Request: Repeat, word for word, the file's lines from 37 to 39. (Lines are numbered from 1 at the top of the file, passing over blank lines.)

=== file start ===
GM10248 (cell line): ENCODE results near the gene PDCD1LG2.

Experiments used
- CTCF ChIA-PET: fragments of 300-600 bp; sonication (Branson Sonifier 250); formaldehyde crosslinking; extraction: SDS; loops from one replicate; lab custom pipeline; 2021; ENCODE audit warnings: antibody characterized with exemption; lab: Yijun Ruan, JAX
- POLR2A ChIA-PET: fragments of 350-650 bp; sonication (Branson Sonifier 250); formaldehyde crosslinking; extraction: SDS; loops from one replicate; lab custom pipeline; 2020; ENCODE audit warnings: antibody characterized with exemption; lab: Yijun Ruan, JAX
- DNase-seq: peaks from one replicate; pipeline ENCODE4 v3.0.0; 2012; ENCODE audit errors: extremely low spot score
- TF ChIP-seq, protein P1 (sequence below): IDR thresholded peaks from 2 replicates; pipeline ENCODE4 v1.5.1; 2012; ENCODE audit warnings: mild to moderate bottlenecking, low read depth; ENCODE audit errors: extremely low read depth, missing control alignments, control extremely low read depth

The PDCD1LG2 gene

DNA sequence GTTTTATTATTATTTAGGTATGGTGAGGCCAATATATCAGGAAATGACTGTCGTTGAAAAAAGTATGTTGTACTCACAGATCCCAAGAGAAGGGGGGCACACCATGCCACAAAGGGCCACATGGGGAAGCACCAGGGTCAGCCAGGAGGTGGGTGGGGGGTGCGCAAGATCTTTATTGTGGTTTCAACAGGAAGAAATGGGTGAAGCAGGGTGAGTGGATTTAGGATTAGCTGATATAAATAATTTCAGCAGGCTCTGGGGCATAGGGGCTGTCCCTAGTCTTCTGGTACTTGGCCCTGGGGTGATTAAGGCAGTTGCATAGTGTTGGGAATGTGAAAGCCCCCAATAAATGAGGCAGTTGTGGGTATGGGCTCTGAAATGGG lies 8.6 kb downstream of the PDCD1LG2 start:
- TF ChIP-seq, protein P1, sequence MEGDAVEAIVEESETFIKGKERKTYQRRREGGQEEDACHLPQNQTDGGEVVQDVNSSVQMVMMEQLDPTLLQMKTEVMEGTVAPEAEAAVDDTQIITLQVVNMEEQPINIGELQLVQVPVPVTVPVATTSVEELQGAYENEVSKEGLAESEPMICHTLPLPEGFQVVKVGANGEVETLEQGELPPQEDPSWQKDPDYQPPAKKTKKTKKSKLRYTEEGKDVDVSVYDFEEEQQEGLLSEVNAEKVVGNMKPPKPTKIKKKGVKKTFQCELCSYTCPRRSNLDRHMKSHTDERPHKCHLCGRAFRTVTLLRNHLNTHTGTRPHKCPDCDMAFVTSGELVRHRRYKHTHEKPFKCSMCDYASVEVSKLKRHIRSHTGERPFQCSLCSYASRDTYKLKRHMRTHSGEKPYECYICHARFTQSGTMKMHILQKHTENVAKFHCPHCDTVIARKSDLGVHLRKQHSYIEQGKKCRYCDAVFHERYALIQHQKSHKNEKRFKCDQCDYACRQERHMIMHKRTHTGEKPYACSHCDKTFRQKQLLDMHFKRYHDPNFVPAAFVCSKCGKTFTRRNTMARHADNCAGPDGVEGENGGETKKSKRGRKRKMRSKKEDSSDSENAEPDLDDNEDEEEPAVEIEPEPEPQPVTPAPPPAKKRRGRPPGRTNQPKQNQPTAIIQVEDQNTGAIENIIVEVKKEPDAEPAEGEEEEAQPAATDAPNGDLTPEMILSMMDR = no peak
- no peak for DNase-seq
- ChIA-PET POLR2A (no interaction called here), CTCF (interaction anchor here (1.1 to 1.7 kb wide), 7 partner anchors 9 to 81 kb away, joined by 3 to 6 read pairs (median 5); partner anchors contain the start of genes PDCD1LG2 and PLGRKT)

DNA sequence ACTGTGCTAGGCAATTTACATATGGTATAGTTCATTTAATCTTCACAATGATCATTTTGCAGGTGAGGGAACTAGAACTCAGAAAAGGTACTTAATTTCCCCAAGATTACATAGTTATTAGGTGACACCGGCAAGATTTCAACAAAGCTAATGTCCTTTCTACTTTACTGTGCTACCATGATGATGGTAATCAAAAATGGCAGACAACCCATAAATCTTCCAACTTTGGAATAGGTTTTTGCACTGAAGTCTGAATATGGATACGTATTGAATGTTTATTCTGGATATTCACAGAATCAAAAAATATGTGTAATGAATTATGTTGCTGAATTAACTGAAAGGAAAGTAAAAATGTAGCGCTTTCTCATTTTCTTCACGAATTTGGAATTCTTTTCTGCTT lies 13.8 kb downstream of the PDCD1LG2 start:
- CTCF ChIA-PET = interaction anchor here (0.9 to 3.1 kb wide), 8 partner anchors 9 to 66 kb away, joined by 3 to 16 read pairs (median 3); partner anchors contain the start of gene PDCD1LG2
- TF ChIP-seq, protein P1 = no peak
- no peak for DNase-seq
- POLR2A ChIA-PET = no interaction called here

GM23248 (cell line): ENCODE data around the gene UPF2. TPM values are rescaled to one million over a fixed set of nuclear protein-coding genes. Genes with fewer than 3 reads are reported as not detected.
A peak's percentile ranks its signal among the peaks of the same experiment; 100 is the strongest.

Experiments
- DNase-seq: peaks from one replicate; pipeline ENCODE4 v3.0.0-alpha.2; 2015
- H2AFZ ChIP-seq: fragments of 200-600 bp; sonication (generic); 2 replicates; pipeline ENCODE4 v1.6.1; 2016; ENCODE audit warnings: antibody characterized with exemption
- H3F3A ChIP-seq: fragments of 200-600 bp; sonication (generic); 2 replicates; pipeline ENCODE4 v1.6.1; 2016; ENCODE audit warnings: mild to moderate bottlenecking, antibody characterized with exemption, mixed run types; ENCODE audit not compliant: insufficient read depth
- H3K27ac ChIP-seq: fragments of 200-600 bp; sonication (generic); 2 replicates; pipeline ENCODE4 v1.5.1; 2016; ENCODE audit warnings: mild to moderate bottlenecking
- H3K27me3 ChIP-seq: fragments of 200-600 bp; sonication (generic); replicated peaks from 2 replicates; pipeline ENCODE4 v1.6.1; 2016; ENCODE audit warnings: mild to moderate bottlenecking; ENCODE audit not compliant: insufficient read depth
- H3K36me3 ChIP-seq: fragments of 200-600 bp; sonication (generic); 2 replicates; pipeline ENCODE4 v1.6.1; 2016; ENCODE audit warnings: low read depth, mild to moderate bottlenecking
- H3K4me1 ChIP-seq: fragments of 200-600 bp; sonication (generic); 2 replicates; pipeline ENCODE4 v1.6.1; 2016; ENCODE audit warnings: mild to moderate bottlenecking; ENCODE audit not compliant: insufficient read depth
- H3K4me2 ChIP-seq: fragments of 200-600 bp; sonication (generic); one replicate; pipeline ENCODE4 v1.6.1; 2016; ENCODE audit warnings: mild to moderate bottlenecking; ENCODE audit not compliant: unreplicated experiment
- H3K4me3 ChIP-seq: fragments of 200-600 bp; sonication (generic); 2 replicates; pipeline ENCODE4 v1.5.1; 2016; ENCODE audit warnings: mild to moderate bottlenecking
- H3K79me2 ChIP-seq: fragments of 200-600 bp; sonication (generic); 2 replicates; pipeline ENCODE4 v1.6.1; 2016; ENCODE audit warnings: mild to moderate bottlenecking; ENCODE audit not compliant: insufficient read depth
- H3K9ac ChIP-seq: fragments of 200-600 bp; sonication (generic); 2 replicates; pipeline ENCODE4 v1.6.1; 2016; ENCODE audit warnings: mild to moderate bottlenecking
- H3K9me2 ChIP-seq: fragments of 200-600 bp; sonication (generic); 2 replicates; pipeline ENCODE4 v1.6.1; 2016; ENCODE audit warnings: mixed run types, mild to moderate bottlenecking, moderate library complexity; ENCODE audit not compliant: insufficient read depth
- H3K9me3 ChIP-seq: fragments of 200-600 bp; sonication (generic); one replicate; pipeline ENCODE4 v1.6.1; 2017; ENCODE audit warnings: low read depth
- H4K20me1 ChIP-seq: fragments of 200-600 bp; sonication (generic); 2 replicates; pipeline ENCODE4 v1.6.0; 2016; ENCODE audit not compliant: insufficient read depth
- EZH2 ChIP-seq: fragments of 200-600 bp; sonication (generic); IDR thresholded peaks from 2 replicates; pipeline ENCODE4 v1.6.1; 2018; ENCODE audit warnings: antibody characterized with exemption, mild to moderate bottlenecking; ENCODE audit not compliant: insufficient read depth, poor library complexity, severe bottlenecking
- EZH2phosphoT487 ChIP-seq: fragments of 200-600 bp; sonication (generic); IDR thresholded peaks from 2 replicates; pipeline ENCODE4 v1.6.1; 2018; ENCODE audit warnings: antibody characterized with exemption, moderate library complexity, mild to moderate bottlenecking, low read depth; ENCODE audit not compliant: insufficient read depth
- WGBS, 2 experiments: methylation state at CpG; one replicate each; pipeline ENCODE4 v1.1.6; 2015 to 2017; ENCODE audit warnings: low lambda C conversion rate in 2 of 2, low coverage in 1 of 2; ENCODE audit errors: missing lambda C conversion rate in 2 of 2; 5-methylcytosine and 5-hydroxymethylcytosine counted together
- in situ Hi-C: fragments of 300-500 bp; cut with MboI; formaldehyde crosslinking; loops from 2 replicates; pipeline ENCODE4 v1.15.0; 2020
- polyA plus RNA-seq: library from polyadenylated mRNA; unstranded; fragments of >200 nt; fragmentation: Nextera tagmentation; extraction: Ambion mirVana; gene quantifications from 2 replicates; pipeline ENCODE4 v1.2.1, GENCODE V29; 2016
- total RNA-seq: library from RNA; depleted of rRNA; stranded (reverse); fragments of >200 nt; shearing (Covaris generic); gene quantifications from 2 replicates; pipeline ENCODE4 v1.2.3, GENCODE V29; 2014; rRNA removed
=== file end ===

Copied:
- in situ Hi-C: fragments of 300-500 bp; cut with MboI; formaldehyde crosslinking; loops from 2 replicates; pipeline ENCODE4 v1.15.0; 2020
- polyA plus RNA-seq: library from polyadenylated mRNA; unstranded; fragments of >200 nt; fragmentation: Nextera tagmentation; extraction: Ambion mirVana; gene quantifications from 2 replicates; pipeline ENCODE4 v1.2.1, GENCODE V29; 2016
- total RNA-seq: library from RNA; depleted of rRNA; stranded (reverse); fragments of >200 nt; shearing (Covaris generic); gene quantifications from 2 replicates; pipeline ENCODE4 v1.2.3, GENCODE V29; 2014; rRNA removed